It has often proven difficult to describe this phenomenon, especially since the 1994 miracle destabilised discourses and ways of seeing which were rooted in the black experience such as black consciousness. How do we name a social political formation that is managed by former liberation fighters, but remains in the service of the apartheid status quo?
When black consciousness appeared on the scene [in the mid-1960s] it loudly proclaimed its own name in its own language and created a new black whose raison dêtre was the audacity to be, particularly, in the face of white supremacist power. When young activists of the black consciousness movement entered prison on Robben Island, they confronted the old political leaders who had been sitting in jail for decades with little hope and little fire for rebellion.
The new blacks appeared like a whirlwind, confounding the old leaders. Listen to Nelson Mandela recall the shock of this defiant quest to claim ones right to be:
These fellows refused to conform to even basic prison regulations. One day I was at head office conferring with the commanding officer. As I was walking out with the major, we came upon a young prisoner being interviewed by a prison official. The young man, who was no more than 18, was wearing his prison cap in the presence of senior officers, a violation of regulations. Nor did he stand up when the major entered the room, another violation. The major looked at him and said, Please take off your cap. The prisoner ignored him. Then in an irritated tone, the major said, Take off your cap The prisoner turned and looked at the major and said, What for? I could hardly believe what I had just heard. It was a revolutionary question: What for?
There are at least three main memories of Biko contending in South Africa today. The first finds expression in the black business class, through its claim to be entitled to the white wealth created from the exploitation of colonialism and apartheid. The BEE programme mobilises the common historical experience of oppression and exclusion by black South Africans to carve for itself a slice in the white world. The 1994 political settlement made it possible for those blacks most prepared to occupy the position of the whites in society to do so in the name of transformation without transforming the very structures of accumulation, production and redistribution created by colonialism and apartheid.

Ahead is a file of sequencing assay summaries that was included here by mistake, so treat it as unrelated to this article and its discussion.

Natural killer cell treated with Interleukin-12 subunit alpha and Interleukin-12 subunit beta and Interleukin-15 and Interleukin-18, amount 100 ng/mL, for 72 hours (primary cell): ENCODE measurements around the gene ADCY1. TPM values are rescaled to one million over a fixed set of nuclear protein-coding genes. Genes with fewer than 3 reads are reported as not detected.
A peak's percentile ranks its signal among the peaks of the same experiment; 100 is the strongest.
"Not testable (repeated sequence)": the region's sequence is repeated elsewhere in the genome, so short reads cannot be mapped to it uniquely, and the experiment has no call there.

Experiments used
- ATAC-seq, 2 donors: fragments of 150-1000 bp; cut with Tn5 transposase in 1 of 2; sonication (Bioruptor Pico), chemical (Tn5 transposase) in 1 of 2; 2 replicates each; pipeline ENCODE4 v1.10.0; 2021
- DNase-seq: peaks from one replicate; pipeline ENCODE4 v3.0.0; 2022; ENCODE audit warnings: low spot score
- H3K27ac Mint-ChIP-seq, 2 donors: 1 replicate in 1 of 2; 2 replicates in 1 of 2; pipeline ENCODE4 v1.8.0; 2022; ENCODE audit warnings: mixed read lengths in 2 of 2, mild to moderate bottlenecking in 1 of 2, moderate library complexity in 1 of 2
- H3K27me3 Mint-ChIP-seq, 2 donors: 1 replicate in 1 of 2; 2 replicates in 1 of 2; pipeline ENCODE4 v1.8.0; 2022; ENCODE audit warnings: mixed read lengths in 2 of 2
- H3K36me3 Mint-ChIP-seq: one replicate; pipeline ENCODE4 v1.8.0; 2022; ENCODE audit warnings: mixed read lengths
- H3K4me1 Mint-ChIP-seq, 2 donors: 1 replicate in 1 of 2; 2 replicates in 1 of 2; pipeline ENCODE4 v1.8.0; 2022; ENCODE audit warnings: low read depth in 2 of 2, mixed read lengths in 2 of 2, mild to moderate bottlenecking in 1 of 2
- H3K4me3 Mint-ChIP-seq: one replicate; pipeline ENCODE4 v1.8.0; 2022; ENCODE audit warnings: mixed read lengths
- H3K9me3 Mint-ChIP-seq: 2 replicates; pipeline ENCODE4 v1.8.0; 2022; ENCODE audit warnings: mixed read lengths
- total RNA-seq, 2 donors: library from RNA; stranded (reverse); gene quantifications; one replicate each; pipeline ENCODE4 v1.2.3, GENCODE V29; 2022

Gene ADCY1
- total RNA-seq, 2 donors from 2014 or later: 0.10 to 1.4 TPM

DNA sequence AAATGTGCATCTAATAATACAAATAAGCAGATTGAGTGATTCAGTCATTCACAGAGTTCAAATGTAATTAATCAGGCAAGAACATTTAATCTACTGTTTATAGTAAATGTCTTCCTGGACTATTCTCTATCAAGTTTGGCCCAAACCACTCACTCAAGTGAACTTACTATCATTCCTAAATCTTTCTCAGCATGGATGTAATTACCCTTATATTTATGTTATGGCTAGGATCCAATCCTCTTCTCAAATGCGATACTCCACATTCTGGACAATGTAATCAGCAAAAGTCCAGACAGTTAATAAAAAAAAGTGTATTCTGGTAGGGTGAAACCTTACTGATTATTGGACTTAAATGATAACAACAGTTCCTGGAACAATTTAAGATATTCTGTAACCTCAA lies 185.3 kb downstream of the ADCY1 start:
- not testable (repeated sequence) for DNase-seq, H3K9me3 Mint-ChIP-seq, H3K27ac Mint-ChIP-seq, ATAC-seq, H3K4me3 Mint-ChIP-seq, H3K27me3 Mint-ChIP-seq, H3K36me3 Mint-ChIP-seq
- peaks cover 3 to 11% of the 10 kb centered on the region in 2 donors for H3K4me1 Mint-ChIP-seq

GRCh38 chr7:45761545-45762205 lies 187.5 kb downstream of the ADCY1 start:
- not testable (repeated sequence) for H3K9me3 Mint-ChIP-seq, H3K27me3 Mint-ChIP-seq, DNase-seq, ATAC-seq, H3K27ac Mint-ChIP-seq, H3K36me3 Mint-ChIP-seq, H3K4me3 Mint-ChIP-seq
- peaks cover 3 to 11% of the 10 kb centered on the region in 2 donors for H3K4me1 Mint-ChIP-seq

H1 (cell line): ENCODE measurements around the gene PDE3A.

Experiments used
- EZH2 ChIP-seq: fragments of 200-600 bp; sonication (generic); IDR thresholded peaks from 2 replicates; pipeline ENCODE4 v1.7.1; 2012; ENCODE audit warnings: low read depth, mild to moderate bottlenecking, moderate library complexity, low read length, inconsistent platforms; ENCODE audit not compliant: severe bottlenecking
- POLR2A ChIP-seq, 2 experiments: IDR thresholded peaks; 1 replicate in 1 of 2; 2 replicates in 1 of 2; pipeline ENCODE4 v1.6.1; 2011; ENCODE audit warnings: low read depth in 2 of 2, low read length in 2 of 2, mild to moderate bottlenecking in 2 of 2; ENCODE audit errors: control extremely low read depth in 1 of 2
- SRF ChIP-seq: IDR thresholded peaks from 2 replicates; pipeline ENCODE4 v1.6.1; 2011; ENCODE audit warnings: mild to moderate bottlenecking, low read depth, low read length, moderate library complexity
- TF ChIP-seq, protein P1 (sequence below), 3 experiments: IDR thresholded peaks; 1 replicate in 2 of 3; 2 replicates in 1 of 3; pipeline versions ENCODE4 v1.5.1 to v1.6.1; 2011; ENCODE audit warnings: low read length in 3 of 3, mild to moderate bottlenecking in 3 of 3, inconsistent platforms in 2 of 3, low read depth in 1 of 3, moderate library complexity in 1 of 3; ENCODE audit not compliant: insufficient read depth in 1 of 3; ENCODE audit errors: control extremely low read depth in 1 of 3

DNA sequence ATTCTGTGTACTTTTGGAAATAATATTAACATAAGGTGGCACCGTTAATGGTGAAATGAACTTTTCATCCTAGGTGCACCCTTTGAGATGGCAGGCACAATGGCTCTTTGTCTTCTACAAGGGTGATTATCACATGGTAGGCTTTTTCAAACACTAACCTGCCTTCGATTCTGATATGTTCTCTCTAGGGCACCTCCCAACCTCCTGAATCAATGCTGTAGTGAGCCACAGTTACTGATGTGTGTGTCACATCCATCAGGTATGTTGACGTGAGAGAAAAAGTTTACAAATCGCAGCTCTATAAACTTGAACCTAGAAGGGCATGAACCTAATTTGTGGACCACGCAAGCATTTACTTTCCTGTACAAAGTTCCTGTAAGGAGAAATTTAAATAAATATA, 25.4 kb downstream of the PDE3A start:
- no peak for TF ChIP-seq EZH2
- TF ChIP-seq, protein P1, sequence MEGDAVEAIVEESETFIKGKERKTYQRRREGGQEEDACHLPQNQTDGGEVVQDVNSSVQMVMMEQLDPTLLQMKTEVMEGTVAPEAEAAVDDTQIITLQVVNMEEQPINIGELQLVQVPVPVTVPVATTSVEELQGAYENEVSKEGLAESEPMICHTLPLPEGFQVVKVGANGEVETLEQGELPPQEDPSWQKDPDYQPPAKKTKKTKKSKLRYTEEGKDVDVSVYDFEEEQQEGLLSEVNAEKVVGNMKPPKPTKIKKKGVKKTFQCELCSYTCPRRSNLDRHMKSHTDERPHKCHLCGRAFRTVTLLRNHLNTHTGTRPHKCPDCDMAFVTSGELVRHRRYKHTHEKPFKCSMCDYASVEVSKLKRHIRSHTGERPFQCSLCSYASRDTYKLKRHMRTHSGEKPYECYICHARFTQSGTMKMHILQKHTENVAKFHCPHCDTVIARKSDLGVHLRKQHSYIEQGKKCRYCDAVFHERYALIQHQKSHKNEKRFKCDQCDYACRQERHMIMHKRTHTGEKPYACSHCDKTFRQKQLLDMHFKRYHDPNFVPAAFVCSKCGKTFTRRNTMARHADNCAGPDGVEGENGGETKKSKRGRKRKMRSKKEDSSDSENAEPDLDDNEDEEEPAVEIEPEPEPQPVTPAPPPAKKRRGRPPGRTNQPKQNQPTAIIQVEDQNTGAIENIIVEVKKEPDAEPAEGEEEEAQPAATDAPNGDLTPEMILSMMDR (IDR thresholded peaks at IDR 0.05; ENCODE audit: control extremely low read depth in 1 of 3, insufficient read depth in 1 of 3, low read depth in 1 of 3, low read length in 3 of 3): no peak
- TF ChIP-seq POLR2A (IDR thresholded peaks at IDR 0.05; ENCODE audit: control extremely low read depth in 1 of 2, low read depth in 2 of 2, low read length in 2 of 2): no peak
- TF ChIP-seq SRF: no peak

Biko advocated the rejection of such a scheme: We believe that we have to reject their economic system, their political system and values that govern human relationships We are not really fighting against the government; we are fighting the entire system.
Biko had foreseen that an economic model which integrates blacks into the very structures of colonialism and apartheid would create an unhealthy and self-defeating competition among blacks: It is an integration in which black will compete with black, using each other as rungs up a stepladder leading them to white values. It is an integration in which the black man will have to prove himself in terms of these values before meriting acceptance and ultimate assimilation, and in which the poor will grow poorer and rich richer in a country where the poor have always been black.
The second contestation of Bikos memory comes from the state-linked political and bureaucratic classes. Their ascendance into the higher echelons of the post-apartheid bureaucracy has in practice also mobilised a version of black consciousness which, on the face of it, privileges blackness. The discourse of transformation, representivity and reflecting the demographics of society are the concepts employed in the process